Professional sport has long since become more than just players and viewers. Nowadays it is business with qualified managers, marketing strategies and, of course, high salaries. However, revealed in the media, the sums that professional athletes get, provoke vivid discussions. Increasing with every next season, athletes’ salaries have exceeded the salaries of CEOs at leading companies. With the economy that is still struggling to reach the before-crisis levels, many people wonder whether the athletes are heavily overpaid. They believe that although being a professional sportsman requires certain talents and skills, they still do not deserve to be paid seven-figure salaries. However, others argue that athletes are paid what they are worth, considering their rather short career. Settling this controversial issue requires consideration of many factors regarding professional athletes and teams, as well as sports at large.
The salaries of athletes have not always been this high. In the middle of the twentieth century, there was not much, if any, money in sports. All the professional athletes had a regular day job that they needed to earn their living (Mueller). Moreover, the sports themselves were not commercialized. Tickets to sports events were cheap and there was not much excitement about branded shirts and scarves of the favorite team.
However, those, who are nostalgic about the days when athletes were no more than ordinary people who were having fun, need to face the facts. Sports are no longer simply about winning matches or getting trophies, it is business. Teams have marketing teams, participate in advertising, go on tours and even sign up players of certain nationalities to ensure audience interest. Consequently, the athletes do not consider sport to be a hobby any longer. They work in this business and want to get their share of the profits. Thus, there is no doubt about the need to pay professional athletes for their performance. However, the most important and tricky question of how to “measure a player’s value in dollars and cents” still remains unanswered (Mueller).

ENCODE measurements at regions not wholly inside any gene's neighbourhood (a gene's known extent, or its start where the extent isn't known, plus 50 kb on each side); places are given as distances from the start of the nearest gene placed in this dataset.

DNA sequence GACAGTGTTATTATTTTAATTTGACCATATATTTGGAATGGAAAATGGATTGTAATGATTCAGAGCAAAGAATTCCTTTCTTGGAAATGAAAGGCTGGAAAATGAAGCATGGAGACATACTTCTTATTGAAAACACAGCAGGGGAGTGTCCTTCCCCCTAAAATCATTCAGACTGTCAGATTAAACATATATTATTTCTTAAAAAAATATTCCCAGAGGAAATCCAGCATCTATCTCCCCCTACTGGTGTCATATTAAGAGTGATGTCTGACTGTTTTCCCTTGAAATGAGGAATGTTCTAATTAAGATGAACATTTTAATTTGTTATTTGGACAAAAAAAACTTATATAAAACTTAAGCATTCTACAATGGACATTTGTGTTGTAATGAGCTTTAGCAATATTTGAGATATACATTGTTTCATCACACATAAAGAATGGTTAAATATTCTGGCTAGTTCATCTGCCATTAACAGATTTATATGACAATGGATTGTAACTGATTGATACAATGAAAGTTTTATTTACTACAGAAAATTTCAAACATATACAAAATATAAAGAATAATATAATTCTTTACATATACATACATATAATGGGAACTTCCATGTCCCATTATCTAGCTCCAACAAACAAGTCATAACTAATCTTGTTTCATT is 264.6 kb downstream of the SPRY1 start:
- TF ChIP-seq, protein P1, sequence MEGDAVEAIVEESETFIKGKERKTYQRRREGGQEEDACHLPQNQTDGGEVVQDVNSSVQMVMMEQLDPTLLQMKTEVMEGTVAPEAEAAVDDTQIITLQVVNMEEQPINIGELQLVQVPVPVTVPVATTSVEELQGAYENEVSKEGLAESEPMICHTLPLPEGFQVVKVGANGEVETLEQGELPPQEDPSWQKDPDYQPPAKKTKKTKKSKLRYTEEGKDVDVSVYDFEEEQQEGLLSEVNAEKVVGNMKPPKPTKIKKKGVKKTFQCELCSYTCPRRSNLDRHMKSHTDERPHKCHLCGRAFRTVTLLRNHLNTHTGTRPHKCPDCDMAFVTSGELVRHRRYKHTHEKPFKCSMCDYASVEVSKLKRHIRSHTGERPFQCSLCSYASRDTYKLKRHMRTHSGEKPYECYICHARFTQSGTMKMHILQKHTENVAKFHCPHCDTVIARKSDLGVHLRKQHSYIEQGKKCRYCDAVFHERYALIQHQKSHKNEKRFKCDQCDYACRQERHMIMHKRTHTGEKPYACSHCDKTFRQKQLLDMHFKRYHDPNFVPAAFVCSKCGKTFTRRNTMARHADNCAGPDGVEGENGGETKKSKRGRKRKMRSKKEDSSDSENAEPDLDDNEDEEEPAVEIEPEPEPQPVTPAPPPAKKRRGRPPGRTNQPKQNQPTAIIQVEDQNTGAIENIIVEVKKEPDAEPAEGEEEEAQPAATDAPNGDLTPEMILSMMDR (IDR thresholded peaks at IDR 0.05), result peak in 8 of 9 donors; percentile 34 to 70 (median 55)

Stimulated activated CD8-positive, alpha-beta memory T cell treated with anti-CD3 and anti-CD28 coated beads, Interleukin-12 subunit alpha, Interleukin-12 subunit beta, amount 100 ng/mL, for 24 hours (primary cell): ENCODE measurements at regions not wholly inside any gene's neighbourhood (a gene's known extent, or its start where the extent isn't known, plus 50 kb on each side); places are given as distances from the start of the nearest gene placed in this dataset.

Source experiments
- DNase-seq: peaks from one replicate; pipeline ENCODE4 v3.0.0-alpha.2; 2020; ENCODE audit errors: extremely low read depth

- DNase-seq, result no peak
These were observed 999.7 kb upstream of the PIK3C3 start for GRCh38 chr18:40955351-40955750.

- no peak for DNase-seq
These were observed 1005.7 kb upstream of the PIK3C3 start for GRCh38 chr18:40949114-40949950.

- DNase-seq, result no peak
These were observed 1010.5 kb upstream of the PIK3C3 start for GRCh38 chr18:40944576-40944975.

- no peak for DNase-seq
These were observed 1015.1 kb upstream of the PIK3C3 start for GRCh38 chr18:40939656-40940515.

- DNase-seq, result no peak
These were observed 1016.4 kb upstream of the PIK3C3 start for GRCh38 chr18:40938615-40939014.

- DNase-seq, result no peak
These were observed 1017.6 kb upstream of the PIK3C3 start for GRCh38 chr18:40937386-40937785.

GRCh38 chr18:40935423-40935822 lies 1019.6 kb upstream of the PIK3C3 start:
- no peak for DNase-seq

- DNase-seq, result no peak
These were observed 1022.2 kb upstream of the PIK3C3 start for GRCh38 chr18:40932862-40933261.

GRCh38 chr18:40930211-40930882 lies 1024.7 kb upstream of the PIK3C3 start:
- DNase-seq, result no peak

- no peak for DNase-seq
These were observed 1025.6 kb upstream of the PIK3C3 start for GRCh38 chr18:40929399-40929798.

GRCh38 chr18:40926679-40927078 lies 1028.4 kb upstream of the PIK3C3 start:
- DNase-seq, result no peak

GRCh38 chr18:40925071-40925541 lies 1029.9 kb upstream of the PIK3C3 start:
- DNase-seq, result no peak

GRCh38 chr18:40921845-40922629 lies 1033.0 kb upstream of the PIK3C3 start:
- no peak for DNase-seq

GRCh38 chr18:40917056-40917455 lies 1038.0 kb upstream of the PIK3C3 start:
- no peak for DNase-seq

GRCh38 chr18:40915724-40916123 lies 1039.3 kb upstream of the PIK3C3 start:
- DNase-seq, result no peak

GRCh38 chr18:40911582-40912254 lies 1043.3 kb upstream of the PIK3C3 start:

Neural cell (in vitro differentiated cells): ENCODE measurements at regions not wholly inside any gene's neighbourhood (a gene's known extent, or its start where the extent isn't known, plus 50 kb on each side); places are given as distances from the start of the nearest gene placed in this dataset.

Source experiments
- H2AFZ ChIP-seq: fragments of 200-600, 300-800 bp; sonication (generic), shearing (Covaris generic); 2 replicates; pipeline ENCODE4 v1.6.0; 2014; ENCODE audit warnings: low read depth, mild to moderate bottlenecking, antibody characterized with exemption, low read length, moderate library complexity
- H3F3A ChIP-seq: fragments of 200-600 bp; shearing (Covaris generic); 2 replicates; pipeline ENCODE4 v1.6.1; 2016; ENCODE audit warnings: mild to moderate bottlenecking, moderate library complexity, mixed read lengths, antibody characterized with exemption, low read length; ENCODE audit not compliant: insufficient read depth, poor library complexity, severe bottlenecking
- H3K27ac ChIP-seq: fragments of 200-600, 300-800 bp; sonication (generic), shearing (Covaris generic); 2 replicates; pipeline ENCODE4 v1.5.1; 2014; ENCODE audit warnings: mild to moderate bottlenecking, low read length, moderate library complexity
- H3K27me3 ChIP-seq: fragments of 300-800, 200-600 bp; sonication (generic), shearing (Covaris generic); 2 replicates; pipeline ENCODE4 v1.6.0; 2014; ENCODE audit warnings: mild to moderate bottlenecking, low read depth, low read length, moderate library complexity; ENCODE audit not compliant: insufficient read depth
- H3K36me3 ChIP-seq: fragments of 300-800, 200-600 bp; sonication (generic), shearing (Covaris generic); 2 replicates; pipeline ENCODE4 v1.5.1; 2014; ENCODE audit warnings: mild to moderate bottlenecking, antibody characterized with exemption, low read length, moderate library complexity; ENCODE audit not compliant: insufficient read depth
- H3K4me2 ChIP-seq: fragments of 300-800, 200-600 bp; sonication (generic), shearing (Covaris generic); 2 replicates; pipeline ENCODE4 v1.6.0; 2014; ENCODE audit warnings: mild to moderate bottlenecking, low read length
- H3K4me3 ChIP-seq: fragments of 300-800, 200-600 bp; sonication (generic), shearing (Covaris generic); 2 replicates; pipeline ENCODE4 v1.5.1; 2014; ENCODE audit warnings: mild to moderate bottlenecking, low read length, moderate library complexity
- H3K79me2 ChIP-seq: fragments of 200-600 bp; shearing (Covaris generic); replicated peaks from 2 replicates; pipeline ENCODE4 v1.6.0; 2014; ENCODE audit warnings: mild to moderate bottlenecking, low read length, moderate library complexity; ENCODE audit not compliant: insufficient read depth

According to the statistics presented on the Debate.org website, the majority of 59% of respondents believe that athletes are overpaid (“Are most professional athletes overpaid?”). Expressing their opinions, people name many different facts. If only objective facts are considered, there are three major arguments that support this point of view.
Firstly, for most athletes, the season can be quite short. None of them work the whole year. Moreover, being paid thousands of dollars, the athlete can spend the whole season or most of it on the bench. Besides, the matches themselves do not last too long.
Secondly, athletes are believed to be selfish and greedy (Lefebvre). In the present economic crisis, they do not consent to their salaries being reduced. Moreover, some of them even demand a raise.
Last but not least, people believe that athletes are paid more than anyone else in the country. There is an opinion that this money could be put to better use. For example, some suggest that doctors and teachers, who do a much more important job of keeping the nation educated and healthy, should be better paid (“Are most professional athletes overpaid?”). Others argue that being a professional athlete requires fewer skills and less hard work than being a CEO and running a company efficiently (“Should Superstar Athletes Be Paid like CEO’s”).
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However, counterarguments are also numerous. Firstly, when the length of the games and seasons is discussed, one should remember that being a professional athlete is a full-time job. It requires constant and intensive training. Players spend many hours a day in order not only to exercise their skills but also to keep themselves in the necessary physical shape.